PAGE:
Actor Inga Cadranel is following in the footsteps of the many talented Canadian performers who have headed to sunny California. The Beach actress has been ‘promoted’ from playing a police detective on Orphan Black to a police chief on the new series Backstrom which debuts January 22.
With the Academy Award nominations coming out this week, here is a trivia challenge for you: Has any Beach resident ever gone on to win an Oscar? Someone out there must know a third cousin twice removed who has a little golden statue on their mantle.
If you scribbled “Who is Alex Trebek?,” sorry, wrong category. The Malvern grad has won Emmys. If you guessed Miley Cyrus (who lived in the Beach for four years), you are in jeopardy of losing 10 IQ points.
Canadians have an impressive list of Oscar winners, especially in documentary, animated and short films. The National Film Board of Canada has 12 Oscars, but the Academy is fickle. Alfred Hitchcock and Cary Grant never won gold.
Actors Mary Pickford (1892-1979), Walter Huston (1883-1950) and Christopher Plummer (b. 1929) are Toronto-born Oscar winners, but never lived in the Beach. Raymond Massey (1896-1983) spent youthful summers at Dentonia Farm, but was only nominated for an Oscar. Marie Dressler (1868-1934) was born in Cobourg, but lived on Parliament Street for four years. She won an Oscar for Min & Bill (1930) and at the age of 65 became the most popular actress in the world after playing Tugboat Annie (1933).
Directors: Most people would guess Norman Jewison (b. 1926) who grew up in the heart of the Beach. His fine films won 12 Oscars. Alas, though he personally received seven nominations, Jewison never garnered an individual Oscar. Maybe Christopher Chapman would be a good guess. His Expo ’67 film A Place to Stand won gold, but he was a Rosedale boy, no luck.
Music: Howard Shore (b. 1946) has three Oscars for composition (The Lord of the Rings trilogy) and Mychael Danna (b. 1958) has one for The Life of Pi (2012).
Writers: Many great authors have called Toronto home, however briefly, at various times. Ernest Hemingway (1899-1961), William Faulkner (1897-1962), Sinclair Lewis (1885-1951) and Alice Munro (b. 1931) have all won Nobel Prizes for Literature.
Michael Ondaatje (b. 1943) wrote The English Patient while living on Woodycrest Avenue near the Danforth – close, but no. The 1996 film adaptation won nine Academy Awards, including Best Picture.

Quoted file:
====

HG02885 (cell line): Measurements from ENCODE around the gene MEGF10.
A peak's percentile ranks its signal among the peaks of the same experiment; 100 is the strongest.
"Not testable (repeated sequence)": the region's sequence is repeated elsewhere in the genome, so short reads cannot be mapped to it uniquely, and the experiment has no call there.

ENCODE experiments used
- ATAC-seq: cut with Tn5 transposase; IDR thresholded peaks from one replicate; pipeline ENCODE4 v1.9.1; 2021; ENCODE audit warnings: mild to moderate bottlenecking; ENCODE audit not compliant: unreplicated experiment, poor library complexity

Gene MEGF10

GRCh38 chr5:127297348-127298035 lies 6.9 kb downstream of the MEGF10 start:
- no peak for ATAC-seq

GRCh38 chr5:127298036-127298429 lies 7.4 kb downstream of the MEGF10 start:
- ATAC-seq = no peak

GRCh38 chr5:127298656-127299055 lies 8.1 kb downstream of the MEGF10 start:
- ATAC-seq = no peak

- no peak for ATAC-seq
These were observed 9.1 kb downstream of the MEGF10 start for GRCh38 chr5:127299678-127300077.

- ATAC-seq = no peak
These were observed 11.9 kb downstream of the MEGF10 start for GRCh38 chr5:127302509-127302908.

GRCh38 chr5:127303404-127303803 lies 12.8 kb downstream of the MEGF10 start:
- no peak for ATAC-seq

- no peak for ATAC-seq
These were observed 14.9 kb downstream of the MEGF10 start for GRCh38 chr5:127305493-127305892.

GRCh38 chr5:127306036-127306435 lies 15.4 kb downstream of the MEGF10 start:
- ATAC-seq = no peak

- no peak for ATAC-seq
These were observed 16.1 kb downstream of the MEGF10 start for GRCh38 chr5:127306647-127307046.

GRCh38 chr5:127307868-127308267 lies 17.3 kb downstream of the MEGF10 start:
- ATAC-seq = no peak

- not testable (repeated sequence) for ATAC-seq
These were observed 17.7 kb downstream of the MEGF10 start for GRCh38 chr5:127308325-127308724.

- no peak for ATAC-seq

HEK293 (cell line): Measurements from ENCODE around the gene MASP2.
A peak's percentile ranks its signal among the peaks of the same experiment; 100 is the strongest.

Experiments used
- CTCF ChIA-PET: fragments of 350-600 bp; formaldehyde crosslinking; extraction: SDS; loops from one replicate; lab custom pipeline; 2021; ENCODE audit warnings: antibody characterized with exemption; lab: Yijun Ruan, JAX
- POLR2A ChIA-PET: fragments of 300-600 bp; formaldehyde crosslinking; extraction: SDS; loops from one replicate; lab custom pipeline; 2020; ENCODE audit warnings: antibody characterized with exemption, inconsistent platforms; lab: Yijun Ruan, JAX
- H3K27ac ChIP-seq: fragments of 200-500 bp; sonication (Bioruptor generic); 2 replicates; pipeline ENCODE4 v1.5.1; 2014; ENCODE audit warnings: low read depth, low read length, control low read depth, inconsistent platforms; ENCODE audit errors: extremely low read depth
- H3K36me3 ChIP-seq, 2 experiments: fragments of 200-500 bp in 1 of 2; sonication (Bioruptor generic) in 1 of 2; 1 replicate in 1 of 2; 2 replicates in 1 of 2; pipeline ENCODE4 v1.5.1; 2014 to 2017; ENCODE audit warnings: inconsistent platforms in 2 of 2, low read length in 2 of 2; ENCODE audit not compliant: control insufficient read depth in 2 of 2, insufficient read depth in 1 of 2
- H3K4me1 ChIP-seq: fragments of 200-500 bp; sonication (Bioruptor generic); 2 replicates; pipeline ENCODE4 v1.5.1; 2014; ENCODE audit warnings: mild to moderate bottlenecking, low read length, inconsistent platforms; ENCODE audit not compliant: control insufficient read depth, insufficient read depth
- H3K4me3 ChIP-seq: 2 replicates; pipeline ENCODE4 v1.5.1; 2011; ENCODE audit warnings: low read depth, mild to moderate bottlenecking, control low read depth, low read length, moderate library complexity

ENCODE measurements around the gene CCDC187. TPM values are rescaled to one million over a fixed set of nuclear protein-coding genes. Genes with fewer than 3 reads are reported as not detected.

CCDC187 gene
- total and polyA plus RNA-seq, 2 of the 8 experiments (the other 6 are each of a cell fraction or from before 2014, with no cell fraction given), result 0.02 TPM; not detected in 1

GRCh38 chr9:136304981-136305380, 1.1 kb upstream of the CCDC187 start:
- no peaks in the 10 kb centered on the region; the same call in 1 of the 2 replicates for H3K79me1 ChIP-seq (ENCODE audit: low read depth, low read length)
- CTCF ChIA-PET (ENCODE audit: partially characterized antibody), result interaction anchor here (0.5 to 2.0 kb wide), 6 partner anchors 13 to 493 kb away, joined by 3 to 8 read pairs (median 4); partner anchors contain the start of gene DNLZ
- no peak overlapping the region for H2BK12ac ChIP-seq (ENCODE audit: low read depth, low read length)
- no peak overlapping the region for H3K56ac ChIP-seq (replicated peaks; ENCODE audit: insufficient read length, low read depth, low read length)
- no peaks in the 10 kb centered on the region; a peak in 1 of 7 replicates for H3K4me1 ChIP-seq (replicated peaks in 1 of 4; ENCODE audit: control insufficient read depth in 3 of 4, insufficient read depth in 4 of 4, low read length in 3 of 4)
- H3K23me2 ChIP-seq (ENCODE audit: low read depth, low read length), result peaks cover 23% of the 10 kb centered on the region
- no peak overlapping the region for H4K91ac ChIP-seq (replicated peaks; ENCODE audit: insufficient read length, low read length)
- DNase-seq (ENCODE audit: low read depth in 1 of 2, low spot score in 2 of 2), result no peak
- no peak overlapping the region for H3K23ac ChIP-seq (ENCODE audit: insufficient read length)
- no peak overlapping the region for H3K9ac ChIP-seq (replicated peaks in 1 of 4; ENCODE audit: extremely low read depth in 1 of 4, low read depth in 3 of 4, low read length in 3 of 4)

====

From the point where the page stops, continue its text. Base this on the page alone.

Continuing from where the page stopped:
Bestselling novelist Arthur Hailey wrote Hotel and Airport at his home on Fallingbrook Woods, but did not pick up gold for his writing, just buckets of money.
And the winner is … Norman Reilly Raine who in 1927 lived at the foot of Fernwood Park Avenue down by the lake. He became a prolific Hollywood screenwriter and won an Oscar for his screenplay of The Life of Emile Zola (1937). His other famous credits include Tugboat Annie (1933), The Adventures of Robin Hood (1938) and Captains of the Clouds (1942), the first Hollywood picture filmed entirely on location in Canada.
Raine (1894-1971) was born in the US to an American mother and English father. The family moved to Toronto around the beginning of the First World War. Norman joined the Canadian Expeditionary Force and was discharged as a Captain in the Royal Air Force. Many of his screenplays would be about war, flying or the seas.
In the 1920s Raine wrote articles for magazines and became an assistant editor at Maclean’s. Maybe those days looking out over Lake Ontario and the Toronto waterfront inspired the young journalist to create the raucous character Tugboat Annie for over 70 stories in The Saturday Evening Post.
His sister went by her middle name Irene, but her first name was Annie after her mom Anna. She lived for a time on Balsam Avenue by the water. Annie, the tough-talking tugboat captain, caught the imagination of the public and became a folk heroine. Soon Hollywood came calling and Norman Raine never looked back.
Watch the Academy Awards on Feb. 22 and remember a forgotten Toronto writer who found gold at the end of the Hollywood rainbow.